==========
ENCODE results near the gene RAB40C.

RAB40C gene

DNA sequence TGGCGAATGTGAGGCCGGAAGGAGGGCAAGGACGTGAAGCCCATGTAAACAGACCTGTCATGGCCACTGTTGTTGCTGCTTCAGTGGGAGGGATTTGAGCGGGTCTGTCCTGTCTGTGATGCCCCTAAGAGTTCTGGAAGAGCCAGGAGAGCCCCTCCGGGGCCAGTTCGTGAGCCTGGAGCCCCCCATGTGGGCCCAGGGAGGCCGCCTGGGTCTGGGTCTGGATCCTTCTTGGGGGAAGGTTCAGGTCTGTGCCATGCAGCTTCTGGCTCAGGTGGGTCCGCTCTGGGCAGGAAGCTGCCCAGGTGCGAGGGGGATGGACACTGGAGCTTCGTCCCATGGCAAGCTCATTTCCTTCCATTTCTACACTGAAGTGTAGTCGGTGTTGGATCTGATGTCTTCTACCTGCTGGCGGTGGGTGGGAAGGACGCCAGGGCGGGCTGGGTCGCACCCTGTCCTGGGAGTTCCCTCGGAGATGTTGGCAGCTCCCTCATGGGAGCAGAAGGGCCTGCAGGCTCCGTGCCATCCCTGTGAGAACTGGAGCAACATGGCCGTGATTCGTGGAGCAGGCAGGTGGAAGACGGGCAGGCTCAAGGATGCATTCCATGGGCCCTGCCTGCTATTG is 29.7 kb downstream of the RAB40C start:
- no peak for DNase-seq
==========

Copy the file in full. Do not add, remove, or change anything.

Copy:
ENCODE results near the gene RAB40C.

RAB40C gene

DNA sequence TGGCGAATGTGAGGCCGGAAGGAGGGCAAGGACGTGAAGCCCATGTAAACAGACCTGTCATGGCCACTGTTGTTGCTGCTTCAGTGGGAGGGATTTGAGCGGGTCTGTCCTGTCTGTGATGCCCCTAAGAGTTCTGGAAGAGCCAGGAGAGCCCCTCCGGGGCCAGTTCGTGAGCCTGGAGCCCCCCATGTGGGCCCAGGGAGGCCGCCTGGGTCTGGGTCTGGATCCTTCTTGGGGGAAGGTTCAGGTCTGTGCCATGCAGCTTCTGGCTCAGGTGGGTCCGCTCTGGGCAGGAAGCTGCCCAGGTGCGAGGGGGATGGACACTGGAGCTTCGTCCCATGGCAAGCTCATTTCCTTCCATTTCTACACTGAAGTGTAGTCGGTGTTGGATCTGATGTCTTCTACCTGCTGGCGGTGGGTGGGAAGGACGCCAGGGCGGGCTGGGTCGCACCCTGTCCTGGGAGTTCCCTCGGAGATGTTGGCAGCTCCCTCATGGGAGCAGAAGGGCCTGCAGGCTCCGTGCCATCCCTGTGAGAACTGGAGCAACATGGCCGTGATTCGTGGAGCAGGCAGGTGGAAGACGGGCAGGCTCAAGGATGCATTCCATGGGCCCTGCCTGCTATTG is 29.7 kb downstream of the RAB40C start:
- no peak for DNase-seq